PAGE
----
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Taking to the Green(s)

May 23, 1997

Lawn bowling, or bowling on the greens, has been an American pastime since the 17th century. Greens were present in Boston, for example, as early as 1615. The game is much older, however, dating to at least to the ancient Romans, who called it "bocce." The game is alive and well in Orange County. A primer for "bowls":

The Green

Lawn bowling is traditionally (and best) enjoyed outdoors, but can also be played inside on an artificial surface. It is played outdoors on close-cropped grass; one green can accommodate seven or eight lanes (called rinks):


The balls (also called bowls) are not round, but biased--meaning they roll in a curved rather than straight line. The path is controlled by the speed and manner of delivery.

Material: Wooden or plastic

Size: 4 11/16 to 5 1/8 inches

Weight: No more than 3 1/2 pounds

The smaller target ball (or "jack") is about 2 1/2 inches in diameter and weighs around 10 ounces


Teams can consist of one to four players, with the number of balls varying:

Bowls per player

Singles: 4

Pairs: 4

Triples: 3

Fours (or rinks): 2

The Game

The object of the game is to deliver as many of your bowls (or your team's bowls) closer to the jack than your opponent. It can be played offensively and defensively. Players may try to:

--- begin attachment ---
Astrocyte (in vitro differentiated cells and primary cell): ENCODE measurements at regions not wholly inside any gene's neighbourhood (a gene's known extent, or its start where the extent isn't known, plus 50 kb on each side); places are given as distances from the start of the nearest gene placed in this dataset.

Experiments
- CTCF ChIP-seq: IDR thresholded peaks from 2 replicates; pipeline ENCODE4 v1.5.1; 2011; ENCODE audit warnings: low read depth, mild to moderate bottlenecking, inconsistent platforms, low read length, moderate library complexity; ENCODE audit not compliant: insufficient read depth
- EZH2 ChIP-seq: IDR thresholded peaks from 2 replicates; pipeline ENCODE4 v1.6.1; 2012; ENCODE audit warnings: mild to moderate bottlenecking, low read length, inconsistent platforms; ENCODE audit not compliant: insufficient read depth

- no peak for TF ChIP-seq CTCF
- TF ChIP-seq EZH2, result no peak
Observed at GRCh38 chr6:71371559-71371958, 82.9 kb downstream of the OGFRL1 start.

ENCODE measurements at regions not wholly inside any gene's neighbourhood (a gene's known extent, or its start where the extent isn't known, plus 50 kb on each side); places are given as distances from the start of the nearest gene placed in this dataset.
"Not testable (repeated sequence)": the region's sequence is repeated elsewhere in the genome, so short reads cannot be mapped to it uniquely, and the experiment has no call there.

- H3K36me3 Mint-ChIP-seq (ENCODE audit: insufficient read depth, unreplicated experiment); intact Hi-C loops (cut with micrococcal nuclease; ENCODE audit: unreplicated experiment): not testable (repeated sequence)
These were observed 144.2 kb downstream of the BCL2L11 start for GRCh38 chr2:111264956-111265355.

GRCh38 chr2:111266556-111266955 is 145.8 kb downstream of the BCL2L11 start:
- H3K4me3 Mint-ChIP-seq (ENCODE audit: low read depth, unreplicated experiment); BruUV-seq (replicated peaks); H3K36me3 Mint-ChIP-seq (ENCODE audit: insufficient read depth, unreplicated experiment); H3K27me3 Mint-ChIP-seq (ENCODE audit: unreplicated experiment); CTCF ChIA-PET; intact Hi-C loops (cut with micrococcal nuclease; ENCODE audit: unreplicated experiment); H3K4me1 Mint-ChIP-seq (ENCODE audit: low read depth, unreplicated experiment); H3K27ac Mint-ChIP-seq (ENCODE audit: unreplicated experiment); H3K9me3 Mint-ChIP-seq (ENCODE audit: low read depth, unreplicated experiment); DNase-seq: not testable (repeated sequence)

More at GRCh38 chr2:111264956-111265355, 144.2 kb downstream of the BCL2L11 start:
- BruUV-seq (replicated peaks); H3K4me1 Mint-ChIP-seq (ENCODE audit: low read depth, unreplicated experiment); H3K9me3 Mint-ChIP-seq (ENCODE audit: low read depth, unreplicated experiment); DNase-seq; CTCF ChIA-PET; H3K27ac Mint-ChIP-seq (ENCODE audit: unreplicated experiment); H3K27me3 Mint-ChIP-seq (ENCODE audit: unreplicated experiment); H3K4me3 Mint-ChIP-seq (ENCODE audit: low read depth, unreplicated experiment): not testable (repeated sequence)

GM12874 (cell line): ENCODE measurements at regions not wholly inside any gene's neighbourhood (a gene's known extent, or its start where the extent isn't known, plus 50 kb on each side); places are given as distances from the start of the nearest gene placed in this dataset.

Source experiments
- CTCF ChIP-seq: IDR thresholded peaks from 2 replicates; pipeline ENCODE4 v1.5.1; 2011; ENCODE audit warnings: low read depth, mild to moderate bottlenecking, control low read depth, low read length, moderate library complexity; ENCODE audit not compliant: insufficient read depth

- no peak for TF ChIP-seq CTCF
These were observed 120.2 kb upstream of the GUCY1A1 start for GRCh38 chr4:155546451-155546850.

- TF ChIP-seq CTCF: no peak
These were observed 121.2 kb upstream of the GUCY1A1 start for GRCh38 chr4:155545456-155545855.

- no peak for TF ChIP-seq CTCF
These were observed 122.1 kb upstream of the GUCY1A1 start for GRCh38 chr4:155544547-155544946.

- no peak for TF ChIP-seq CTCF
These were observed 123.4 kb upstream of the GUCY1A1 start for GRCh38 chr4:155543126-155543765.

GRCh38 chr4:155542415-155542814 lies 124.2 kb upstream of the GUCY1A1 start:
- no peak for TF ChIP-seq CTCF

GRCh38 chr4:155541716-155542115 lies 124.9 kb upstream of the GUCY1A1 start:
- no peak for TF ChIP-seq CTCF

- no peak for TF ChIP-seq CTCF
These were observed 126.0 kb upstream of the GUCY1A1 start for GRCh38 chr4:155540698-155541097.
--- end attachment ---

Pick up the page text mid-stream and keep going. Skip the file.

* Knock opponent's balls away from the jack

* Knock the jack away from opponent's balls

* Try to protect a ball already placed near the jack


Here's how the game proceeds, from a mat at the end of the rink:

* First player (the lead) rolls the jack to the opposite end of the rink then delivers the first bowl

* Opposing lead follows

* Opponents alternate until each player has delivered the allowed number of bowls

* When all players are finished, an "end" is complete

* Number of ends in a game is determined in advance--usually 12-14 for pairs, threes and fours. A singles game ends when one player reaches predetermined number of points, normally between 18 and 31.

* Next end is played in the opposite direction


Team with a ball closest to the jack wins one point for that ball and one for each additional ball closer to the jack than any of the opponents'. Only one team can score during any one rink.

Sources: Official Lawn Bowls Almanac, The American Lawn Bowler's Guide, World Book Encyclopedia

Researched by TOM REINKEN / Los Angeles Times

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